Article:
Hardback: 448 pages
Publication Date: 28/04/2011
Fuelled by my voracious reading of James Clavell novels and the films that my Japanophile friend used to lend when we were teenagers, I have been fascinated by Oriental culture – and in particular, Japan – for a number of years. So to say that my interest was piqued when I received a copy of Don Winslow’s new novel, Satori, is an understatement. A critically acclaimed American crime author, Winslow has written Satori as a prequel to Trevanian’s Shibumi, a multi-million selling thriller first published in 1979 [I say ‘first published’ because it will be republished in the UK in May of this year]. The result of this union is an absolutely stunning novel that had me gripped from the first page to the last.
From post-war Tokyo to Maoist China, and finally French-ruled Saigon, Satori follows assassin Nicholai Hel’s quest to achieve revenge and redemption. Captured, imprisoned and tortured for three years by the Americans after he killed his Japanese mentor, Hel is offered a chance to gain his freedom. But in exchange he must work as an assassin for the Americans.
Overseen by his spymaster, Haverford, and trained by the beautiful – and deadly – French courtesan, Solange, Hel must journey to Beijing to assassinate the Soviet Union’s Commissioner to China. It appears to be a suicide mission, but if anyone has a chance of succeeding and surviving then it is Hel, an expert martial artist and a master of the hoda korosu, or ‘naked kill’ [which is something that Trevanian made up – I tried, and failed, to Google it!].
Hel is, without doubt, the jewel in Satori ’s crown. You could replace him with an anodyne and cipherous protagonist, and the novel would still be a very good thriller. But the presence of Hel adds another dimension to Satori and really elevates it to another level as a novel.
Part James Bond [Hel is both incredibly attractive and rather partial to gambling], part Bruce Lee and part proto-Jason Bourne [he uses a magazine to kill a group of assailants], Hel is a brilliant action hero – ably handling himself in a number of edge-of-your-seat fight sequences. But what really sets him apart is his depth of character and emotional complexity – making him a lot more than just an efficient weapon.
His heritage – a Russian mother and a German father – and Western appearance means that he is a perpetual outsider in the East, where he grew up. And the fact that he was raised in China and Japan, means that Westerners also view him as an alien. It leaves him in a state of limbo, alone, a wandering killer … a rōnin [especially as he killed his mentor], adrift and without roots to anchor him. But in his love for Solange he finds the possibility of finally making a life and finding a home.
And it is this depth and complexity of characterization which gives Satori the emotional quality that makes it so special, and made me invest in the story and really care what happened [which is a rare thing indeed in a thriller]. And this emotional involvement reached it zenith with the two major ‘twists’ of the novel. I could tell quite early in my reading that both were going to happen but, rather than spoiling the story, it actually added to my reading experience. Because I spent the rest of the book hoping against hope that I was wrong, as I really didn’t want either of them to occur [sorry for being deliberately obtuse, I don’t want to spoil it for anyone!].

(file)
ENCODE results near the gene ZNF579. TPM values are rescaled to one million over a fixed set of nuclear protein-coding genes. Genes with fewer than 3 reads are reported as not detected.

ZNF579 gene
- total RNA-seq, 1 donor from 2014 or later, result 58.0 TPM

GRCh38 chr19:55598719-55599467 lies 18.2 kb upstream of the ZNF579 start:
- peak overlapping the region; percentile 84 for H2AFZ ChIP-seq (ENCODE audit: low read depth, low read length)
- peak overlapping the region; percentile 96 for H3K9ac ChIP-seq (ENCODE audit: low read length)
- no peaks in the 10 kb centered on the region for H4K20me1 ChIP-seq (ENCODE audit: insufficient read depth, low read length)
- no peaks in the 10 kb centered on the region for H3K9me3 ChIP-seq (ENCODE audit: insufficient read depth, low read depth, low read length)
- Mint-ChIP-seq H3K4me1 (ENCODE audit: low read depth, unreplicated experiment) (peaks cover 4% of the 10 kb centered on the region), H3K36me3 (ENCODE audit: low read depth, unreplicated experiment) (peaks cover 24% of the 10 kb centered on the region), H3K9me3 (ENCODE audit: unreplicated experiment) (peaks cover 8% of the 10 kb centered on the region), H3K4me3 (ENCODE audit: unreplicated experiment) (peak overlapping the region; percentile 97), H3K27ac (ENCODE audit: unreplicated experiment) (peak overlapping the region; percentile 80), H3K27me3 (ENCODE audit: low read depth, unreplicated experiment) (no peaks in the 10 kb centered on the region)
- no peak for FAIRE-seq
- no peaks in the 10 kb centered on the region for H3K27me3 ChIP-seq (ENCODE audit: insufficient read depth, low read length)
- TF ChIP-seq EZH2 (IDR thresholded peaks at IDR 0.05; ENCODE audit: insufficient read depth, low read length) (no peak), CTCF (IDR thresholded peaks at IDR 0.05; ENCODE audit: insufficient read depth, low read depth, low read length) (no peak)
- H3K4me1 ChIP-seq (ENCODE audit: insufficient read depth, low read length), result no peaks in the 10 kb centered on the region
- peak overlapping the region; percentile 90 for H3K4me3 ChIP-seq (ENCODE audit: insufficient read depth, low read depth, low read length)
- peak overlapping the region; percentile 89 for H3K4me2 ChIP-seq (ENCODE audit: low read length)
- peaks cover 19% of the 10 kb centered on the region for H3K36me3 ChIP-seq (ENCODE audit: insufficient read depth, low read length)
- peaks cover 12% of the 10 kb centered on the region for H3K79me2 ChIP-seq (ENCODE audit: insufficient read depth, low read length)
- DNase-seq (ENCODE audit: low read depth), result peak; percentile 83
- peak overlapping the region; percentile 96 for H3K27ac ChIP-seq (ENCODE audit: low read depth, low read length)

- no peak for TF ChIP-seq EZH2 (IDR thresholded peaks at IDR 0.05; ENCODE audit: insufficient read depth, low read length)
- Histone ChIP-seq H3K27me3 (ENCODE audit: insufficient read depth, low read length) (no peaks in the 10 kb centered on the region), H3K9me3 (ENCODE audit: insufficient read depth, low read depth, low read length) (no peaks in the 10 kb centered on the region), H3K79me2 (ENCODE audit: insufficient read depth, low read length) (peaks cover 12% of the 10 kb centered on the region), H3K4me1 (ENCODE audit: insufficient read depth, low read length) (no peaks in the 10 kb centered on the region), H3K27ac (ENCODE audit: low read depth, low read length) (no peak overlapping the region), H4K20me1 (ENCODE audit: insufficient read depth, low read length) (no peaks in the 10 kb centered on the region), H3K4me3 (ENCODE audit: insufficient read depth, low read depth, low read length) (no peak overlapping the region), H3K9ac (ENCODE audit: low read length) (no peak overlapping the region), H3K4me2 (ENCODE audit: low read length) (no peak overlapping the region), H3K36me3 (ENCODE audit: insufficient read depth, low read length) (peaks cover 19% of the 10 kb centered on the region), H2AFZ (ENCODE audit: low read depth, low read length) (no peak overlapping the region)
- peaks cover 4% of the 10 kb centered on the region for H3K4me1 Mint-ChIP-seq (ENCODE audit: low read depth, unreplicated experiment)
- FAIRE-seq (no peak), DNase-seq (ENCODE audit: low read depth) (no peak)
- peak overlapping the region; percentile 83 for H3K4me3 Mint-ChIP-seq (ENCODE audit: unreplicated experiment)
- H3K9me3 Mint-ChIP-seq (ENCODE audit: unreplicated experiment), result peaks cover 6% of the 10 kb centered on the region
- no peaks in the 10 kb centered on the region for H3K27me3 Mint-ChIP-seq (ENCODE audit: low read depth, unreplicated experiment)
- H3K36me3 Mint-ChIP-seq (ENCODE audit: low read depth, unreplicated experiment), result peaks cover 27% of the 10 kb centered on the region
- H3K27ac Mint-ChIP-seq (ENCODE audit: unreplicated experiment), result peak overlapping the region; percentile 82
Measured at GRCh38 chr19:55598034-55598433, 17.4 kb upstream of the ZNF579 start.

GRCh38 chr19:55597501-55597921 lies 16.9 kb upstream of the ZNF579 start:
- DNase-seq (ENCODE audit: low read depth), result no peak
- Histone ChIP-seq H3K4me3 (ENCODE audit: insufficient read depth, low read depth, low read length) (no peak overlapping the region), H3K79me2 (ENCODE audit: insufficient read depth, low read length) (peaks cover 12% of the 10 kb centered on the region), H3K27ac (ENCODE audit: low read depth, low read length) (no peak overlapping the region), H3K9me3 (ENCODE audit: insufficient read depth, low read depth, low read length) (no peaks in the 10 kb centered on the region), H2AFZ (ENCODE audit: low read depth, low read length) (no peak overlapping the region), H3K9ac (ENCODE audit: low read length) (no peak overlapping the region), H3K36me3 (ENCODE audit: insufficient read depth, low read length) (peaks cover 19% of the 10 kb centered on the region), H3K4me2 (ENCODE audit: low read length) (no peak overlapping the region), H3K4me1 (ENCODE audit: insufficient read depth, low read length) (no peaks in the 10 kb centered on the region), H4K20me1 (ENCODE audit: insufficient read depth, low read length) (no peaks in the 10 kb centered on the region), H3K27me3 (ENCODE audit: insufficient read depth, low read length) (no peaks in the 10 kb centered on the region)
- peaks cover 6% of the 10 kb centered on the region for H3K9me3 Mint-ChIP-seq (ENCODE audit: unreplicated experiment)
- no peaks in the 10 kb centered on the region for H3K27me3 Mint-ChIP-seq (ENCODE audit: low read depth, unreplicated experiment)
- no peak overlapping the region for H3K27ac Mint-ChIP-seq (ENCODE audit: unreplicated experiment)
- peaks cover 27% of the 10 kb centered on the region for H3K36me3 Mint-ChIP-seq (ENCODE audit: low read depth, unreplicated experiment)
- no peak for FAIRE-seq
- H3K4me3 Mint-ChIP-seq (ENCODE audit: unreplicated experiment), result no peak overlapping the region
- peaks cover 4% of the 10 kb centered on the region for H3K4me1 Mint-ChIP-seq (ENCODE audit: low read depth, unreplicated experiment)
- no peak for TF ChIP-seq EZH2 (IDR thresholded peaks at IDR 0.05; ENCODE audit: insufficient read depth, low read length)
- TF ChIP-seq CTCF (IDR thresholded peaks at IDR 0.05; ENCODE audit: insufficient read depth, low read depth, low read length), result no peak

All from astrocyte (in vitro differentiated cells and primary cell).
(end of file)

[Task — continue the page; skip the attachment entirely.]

The thriller genre is somewhat of a departure from the type of crime fiction that Winslow usually writes, but it doesn’t show. The novel has a great pace about it [some of the chapters are only a few lines long] and a brilliant sense of the period, place and culture of the time. You can certainly tell that Winslow is a fan of Shibumi and he has made sure that he has stayed true to Trevanian’s creation without making the mistake of trying to mimic the style of the original too closely.
There is also definitely more than a hint of Casino Royale [the recent film more than the book] about some of the proceedings in Satori. Like Bond in Casino Royale, Hel starts out as a callow and fairly inexperienced killer who we see evolving in front of our eyes into the man he will become. And there is even a high-stakes poker game in Saigon [although, I have to admit that it was a far shorter and tenser than the one in Casino Royale !].
With its explosive action, pacy narrative and layers of treachery – someone is always plotting, double-crossing or triple-crossing! – Satori was a rich and rewarding novel that I devoured in one sitting. I can safely say that this will be one of the best books that I will read this year, and I cannot recommend it highly enough.
And so intrigued was I by the incredibly tactical game of Go – which Hel is a master of, and which forms an important part of the novel’s structure – that I have tried to read up on it. Unfortunately, due to the fact that I find Monopoly too complex, I think that a game known for its use of complex strategy and six-hour-long games may be a bit beyond me!